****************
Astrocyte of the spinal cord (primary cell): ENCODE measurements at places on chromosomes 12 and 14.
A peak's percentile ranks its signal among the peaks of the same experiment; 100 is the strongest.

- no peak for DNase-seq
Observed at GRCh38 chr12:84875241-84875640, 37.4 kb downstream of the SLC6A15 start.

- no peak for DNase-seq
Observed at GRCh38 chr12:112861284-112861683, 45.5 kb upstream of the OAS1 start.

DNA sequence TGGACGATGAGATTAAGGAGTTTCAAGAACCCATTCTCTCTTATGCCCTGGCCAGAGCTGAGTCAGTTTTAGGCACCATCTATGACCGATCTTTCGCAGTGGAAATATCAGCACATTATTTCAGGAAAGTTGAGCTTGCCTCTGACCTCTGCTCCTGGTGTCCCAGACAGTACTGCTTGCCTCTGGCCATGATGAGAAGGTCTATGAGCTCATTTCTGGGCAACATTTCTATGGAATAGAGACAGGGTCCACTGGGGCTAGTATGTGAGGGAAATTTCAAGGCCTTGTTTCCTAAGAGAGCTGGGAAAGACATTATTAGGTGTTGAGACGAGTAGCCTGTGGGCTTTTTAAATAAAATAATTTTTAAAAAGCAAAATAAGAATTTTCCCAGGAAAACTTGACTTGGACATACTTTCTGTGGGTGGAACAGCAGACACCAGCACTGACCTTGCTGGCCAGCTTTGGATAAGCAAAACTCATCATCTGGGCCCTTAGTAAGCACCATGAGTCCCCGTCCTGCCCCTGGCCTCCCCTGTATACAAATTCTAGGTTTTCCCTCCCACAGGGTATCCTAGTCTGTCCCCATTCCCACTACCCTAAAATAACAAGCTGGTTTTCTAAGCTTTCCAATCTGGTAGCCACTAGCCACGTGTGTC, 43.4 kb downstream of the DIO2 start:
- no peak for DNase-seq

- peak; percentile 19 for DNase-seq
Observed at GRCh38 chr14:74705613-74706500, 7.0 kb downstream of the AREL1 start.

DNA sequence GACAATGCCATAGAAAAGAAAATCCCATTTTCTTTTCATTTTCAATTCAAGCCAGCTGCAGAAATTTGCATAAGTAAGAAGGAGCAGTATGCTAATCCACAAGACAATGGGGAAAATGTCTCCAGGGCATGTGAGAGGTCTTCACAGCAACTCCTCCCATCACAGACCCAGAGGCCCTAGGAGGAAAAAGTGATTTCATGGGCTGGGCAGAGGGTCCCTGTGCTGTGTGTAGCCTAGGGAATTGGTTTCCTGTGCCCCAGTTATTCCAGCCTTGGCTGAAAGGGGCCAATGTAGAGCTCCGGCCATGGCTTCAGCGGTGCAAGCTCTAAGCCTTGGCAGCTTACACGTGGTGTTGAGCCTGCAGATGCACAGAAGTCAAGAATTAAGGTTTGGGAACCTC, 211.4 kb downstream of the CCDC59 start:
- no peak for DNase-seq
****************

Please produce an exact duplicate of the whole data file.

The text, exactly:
Astrocyte of the spinal cord (primary cell): ENCODE measurements at places on chromosomes 12 and 14.
A peak's percentile ranks its signal among the peaks of the same experiment; 100 is the strongest.

- no peak for DNase-seq
Observed at GRCh38 chr12:84875241-84875640, 37.4 kb downstream of the SLC6A15 start.

- no peak for DNase-seq
Observed at GRCh38 chr12:112861284-112861683, 45.5 kb upstream of the OAS1 start.

DNA sequence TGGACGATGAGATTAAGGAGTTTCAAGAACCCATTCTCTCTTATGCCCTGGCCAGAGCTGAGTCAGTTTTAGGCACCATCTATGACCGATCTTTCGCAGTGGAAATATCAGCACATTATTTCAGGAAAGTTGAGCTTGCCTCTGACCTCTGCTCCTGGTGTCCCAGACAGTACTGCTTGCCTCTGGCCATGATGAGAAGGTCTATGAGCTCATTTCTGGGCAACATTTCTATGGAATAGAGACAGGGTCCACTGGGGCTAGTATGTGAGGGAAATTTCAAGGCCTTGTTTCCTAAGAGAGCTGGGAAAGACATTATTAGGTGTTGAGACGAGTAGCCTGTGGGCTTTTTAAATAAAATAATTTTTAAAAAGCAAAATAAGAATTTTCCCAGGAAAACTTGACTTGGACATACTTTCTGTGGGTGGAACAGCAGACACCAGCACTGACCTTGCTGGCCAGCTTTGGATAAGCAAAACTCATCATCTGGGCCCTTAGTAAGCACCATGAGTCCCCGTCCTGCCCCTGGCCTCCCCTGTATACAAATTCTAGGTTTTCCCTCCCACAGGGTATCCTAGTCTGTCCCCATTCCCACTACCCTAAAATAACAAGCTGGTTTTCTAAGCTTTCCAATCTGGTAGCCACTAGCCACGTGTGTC, 43.4 kb downstream of the DIO2 start:
- no peak for DNase-seq

- peak; percentile 19 for DNase-seq
Observed at GRCh38 chr14:74705613-74706500, 7.0 kb downstream of the AREL1 start.

DNA sequence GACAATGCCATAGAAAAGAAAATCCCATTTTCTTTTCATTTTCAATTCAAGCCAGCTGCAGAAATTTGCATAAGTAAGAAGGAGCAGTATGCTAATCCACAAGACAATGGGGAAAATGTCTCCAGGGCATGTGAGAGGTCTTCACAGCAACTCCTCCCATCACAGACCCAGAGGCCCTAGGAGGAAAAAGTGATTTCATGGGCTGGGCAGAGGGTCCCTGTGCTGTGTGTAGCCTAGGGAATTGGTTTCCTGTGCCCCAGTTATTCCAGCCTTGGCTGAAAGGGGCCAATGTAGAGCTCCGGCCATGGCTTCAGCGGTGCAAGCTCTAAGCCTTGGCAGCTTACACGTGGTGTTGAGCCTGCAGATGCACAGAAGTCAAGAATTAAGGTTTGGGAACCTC, 211.4 kb downstream of the CCDC59 start:
- no peak for DNase-seq